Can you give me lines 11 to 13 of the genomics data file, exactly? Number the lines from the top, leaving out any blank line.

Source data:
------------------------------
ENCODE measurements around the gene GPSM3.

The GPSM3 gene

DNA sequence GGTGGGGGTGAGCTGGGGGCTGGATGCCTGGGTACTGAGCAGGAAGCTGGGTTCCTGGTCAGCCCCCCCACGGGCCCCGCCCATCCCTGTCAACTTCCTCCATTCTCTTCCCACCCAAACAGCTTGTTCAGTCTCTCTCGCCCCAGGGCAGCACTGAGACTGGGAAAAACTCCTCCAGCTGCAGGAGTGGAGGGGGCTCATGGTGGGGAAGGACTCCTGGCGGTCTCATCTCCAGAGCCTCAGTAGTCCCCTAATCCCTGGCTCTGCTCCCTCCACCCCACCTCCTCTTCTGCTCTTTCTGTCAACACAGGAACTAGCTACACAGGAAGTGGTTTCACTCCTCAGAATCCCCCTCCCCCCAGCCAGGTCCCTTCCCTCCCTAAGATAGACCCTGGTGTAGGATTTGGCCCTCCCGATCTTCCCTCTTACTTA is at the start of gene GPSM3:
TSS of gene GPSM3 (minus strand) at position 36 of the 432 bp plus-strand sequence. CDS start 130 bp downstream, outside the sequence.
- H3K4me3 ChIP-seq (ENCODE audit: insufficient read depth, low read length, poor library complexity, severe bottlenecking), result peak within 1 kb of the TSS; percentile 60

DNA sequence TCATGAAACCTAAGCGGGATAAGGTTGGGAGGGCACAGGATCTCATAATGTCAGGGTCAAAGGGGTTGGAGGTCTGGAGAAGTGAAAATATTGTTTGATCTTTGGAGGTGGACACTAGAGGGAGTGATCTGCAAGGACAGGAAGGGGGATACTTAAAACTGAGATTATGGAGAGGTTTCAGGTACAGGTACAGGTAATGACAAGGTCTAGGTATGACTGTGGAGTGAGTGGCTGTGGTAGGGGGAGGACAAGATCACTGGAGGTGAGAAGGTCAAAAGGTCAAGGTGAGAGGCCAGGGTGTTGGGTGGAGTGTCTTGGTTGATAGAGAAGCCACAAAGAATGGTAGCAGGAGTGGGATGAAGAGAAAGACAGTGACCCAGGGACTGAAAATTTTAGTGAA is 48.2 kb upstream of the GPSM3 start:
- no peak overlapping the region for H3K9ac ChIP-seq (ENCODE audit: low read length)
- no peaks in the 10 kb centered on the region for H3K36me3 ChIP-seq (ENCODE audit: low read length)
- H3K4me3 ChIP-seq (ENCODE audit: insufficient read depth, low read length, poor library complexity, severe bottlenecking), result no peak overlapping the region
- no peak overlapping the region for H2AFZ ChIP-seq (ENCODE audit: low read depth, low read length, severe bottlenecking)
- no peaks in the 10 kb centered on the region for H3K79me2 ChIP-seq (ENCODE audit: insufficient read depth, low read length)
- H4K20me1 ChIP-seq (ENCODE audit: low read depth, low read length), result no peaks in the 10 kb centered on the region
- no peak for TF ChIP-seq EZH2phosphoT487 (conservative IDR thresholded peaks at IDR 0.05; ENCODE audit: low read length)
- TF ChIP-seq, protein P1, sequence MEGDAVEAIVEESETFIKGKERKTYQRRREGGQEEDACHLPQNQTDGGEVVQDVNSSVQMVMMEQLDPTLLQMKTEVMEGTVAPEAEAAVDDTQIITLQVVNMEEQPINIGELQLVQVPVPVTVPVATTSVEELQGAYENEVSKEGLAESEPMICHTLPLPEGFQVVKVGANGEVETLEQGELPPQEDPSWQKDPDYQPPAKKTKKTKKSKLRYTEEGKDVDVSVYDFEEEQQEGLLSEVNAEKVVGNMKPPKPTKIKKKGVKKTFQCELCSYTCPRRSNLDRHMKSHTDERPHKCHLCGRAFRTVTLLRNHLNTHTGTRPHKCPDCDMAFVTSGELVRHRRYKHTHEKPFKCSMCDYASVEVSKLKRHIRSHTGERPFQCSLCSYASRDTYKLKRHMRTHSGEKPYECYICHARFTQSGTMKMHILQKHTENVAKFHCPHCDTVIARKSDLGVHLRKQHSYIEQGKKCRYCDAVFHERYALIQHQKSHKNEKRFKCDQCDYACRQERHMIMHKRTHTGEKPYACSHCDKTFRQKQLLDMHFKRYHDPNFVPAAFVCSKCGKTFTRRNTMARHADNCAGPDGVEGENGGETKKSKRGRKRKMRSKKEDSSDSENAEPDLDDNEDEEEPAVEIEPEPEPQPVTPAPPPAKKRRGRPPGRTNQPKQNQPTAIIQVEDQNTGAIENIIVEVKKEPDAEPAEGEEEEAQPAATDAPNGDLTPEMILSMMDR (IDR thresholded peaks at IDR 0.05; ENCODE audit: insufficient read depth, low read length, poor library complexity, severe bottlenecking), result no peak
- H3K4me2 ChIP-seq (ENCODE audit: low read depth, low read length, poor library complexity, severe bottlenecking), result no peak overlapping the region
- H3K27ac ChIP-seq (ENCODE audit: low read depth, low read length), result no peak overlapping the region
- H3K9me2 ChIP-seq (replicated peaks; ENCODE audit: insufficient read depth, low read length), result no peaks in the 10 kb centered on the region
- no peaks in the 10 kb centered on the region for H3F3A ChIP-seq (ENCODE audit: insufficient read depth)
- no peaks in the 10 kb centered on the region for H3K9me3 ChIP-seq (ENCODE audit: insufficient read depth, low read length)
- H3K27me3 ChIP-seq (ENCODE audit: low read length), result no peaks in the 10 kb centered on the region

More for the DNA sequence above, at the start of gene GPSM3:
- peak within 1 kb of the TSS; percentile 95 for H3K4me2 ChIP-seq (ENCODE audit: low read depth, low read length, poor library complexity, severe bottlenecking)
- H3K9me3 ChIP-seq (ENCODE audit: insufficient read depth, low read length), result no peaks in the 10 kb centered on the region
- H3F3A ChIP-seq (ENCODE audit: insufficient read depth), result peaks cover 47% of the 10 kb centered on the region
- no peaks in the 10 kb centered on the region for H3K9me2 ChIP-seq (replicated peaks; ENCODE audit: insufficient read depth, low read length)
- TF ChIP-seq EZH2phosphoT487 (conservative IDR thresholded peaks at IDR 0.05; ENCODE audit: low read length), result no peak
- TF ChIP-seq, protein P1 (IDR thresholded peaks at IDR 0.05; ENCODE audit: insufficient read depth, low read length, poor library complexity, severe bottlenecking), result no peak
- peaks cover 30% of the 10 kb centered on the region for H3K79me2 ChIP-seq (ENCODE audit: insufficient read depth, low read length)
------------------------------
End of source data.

- no peaks in the 10 kb centered on the region for H3K79me2 ChIP-seq (ENCODE audit: insufficient read depth, low read length)
- H4K20me1 ChIP-seq (ENCODE audit: low read depth, low read length), result no peaks in the 10 kb centered on the region
- no peak for TF ChIP-seq EZH2phosphoT487 (conservative IDR thresholded peaks at IDR 0.05; ENCODE audit: low read length)